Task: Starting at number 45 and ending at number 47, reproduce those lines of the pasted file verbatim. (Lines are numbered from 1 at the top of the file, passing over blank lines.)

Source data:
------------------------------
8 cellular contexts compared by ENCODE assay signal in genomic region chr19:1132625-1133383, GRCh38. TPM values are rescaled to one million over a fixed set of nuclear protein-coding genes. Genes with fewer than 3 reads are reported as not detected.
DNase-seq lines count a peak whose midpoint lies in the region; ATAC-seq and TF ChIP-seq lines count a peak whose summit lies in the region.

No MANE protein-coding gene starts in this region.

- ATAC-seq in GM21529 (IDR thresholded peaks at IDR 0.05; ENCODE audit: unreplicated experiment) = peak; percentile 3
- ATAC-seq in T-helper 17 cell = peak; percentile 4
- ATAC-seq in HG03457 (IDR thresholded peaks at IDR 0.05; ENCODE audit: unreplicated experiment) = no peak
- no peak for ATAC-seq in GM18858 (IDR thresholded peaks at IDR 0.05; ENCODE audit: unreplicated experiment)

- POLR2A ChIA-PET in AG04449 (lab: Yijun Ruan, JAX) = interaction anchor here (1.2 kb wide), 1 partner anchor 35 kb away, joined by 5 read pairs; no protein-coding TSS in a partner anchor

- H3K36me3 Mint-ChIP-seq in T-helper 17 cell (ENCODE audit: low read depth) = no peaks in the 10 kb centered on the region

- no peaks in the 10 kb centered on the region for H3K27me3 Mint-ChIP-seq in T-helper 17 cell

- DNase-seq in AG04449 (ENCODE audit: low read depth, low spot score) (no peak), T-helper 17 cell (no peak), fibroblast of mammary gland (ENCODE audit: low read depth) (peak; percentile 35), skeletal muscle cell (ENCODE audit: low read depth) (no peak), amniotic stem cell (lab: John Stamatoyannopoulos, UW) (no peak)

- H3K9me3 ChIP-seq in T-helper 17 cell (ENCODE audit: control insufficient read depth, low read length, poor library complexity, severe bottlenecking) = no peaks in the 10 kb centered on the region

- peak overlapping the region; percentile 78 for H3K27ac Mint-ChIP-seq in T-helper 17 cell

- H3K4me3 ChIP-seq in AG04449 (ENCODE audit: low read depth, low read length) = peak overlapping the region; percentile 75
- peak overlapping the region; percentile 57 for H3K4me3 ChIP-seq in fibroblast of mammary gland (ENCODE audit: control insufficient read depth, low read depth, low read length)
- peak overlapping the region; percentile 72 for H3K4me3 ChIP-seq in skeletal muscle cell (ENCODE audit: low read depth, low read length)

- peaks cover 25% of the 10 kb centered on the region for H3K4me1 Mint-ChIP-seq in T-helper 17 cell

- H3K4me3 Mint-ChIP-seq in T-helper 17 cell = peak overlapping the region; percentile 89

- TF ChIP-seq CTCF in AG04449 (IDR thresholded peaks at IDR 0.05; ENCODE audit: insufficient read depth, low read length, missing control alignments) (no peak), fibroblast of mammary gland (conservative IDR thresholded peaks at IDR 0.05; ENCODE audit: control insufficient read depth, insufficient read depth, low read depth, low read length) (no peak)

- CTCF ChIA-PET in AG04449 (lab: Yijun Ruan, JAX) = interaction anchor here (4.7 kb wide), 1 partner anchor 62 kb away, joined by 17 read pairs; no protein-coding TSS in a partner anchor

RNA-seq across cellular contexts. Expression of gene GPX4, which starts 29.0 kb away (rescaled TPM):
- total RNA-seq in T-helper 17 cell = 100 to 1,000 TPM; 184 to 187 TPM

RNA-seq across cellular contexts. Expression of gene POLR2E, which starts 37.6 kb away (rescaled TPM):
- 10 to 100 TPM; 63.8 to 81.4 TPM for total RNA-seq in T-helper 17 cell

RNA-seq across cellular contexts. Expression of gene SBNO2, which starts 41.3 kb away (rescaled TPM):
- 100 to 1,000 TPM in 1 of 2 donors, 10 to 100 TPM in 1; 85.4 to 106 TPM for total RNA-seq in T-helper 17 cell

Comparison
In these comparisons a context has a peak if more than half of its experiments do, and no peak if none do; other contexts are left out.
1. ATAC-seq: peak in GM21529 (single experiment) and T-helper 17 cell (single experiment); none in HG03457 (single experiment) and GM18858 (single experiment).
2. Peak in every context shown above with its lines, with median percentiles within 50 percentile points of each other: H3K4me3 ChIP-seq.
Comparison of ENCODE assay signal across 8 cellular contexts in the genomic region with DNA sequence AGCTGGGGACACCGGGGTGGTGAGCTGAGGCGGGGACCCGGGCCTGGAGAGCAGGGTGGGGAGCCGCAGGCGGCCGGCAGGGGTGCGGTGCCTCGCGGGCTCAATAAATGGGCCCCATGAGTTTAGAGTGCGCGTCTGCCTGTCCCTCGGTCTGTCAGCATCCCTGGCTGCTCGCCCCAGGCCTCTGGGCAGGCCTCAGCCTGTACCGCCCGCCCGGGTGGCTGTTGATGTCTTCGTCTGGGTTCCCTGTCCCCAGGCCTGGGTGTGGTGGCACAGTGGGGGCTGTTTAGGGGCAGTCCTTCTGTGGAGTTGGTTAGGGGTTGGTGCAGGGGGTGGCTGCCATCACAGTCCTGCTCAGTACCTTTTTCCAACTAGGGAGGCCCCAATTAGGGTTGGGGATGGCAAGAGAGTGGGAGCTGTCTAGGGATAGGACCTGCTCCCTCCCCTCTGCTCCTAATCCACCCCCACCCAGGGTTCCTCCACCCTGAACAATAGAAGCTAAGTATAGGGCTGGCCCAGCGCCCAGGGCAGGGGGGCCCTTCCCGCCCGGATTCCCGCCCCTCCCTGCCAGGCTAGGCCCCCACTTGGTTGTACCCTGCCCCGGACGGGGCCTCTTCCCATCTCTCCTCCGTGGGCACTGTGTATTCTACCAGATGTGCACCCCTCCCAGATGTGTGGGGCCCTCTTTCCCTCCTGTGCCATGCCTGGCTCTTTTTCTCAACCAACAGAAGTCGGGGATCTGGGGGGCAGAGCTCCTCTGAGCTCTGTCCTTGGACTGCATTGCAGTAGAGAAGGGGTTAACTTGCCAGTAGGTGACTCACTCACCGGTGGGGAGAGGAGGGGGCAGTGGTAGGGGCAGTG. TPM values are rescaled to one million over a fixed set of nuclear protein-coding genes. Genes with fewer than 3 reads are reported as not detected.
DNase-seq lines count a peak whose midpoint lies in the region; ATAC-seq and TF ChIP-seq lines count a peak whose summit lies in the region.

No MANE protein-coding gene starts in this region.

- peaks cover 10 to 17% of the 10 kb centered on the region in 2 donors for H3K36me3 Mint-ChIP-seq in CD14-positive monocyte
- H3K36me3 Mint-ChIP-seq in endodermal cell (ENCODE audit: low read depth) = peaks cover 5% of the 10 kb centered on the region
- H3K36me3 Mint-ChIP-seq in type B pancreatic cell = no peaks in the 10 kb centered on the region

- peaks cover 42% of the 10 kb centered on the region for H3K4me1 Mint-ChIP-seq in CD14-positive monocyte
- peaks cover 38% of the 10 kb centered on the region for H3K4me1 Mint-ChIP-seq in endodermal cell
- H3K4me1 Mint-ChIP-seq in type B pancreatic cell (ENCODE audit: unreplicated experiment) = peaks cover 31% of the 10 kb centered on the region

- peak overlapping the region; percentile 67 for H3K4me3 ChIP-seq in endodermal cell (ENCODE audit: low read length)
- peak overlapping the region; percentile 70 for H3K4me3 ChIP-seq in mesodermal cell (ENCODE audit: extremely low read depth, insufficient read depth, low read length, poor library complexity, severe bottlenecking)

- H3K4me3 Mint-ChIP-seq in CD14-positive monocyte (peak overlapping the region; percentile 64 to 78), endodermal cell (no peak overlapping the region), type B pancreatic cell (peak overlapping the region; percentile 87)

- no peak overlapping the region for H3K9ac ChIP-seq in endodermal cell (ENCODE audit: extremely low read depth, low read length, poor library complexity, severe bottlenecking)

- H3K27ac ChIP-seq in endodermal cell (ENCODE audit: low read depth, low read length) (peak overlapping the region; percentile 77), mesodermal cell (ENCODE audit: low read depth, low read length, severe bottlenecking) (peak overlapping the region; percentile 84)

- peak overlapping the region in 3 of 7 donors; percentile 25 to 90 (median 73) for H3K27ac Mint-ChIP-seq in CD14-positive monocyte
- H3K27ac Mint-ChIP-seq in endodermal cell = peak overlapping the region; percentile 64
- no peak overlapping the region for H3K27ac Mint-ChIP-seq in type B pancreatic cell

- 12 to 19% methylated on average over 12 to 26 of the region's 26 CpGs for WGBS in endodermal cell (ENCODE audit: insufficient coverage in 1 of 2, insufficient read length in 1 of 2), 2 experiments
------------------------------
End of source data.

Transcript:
- peak overlapping the region in 3 of 7 donors; percentile 25 to 90 (median 73) for H3K27ac Mint-ChIP-seq in CD14-positive monocyte
- H3K27ac Mint-ChIP-seq in endodermal cell = peak overlapping the region; percentile 64
- no peak overlapping the region for H3K27ac Mint-ChIP-seq in type B pancreatic cell